I know Short did this all in jest, but I sensed he was trying to make a point. Since he knew the patrons had paid good money to attend this prominent venue, he was trying to put on a first class show and dressed accordingly. And I believe he was offended to see someone dress like a slob for the occasion. His message was clear: How we dress is a sign of respect for the others around us. The cargo shorts may have been fine for some other more casual events, but not for the theater. As for me, I found it interesting how he was able to teach this lesson through comedy, and hopefully nobody's feelings were hurt. But then again, there are some people who are just plain thick and will never get it, no matter how you insult them.

Such is my Pet Peeve of the Week.

Note: All trademarks both marked and unmarked belong to their respective companies.


Folks, a couple of years ago I started to include my "Pet Peeve of the Week" in these "Management Visions" podcasts. They have become so popular that I now syndicate them through the Internet and they are available for republication in other media. To this end, I have created a separate web page for my writings which you can find at Look for the section, "The Bryce is Right!" Hope you enjoy them.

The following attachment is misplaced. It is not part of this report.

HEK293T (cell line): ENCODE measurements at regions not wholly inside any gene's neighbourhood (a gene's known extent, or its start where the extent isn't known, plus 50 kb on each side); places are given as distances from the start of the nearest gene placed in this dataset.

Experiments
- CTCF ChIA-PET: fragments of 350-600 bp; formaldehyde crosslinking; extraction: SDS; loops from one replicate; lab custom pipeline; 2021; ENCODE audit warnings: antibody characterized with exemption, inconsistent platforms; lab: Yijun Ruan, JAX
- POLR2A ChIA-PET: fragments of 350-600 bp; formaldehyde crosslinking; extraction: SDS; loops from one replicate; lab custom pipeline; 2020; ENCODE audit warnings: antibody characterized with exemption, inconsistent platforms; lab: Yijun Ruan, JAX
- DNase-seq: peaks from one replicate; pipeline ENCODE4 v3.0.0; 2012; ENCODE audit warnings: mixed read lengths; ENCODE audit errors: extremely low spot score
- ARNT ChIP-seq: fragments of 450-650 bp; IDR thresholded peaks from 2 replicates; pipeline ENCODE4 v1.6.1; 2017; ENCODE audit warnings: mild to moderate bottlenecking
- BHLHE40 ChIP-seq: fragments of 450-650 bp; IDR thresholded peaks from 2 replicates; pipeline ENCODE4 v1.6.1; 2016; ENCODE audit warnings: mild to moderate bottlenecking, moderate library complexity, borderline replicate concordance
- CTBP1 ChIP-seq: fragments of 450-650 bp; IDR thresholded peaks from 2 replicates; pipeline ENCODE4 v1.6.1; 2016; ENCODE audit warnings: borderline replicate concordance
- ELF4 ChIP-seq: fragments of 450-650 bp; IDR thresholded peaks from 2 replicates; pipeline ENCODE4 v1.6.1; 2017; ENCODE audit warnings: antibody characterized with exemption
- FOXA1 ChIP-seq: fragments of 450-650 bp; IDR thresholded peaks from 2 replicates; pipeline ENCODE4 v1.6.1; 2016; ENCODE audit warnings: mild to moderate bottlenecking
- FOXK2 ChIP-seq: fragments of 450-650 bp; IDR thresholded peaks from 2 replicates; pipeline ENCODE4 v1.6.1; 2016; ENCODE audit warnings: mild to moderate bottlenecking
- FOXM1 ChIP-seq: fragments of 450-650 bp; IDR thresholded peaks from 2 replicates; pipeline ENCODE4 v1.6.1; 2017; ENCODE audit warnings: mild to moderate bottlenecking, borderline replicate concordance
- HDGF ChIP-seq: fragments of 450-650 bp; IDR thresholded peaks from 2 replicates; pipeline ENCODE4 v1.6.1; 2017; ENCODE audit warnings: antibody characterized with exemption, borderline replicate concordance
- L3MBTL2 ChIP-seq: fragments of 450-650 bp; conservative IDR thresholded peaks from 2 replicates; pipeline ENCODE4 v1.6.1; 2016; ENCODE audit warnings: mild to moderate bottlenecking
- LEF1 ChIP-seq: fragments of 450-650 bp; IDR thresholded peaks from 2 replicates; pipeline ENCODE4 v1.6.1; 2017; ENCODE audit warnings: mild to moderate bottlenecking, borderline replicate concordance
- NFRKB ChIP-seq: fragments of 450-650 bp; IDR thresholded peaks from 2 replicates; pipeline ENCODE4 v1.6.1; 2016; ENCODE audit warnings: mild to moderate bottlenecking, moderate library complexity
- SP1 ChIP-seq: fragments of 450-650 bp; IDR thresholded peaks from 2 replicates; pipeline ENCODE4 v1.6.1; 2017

I received the following e-mails from my "Pet Peeve" entitled, "Office Politics":

An L.O. in Turkey wrote...

"As much as I hate politics, it is unfortunately a way of life. Grand is the life of an IT mushroom who can moulder away with the servers. Alas, politics finds its way there too." :(

An S.B. in Maryland wrote...

"In my experience, the saboteur is the worst of the lot. I’ve never figured out a good way of dealing with him. Have you any suggestions? Mainly, I’m applying Judo principles: don’t push back; that which you resist persists. Thank him for his contribution and move on. Unfortunately, he moves on to rat to the boss, or subvert things some other way."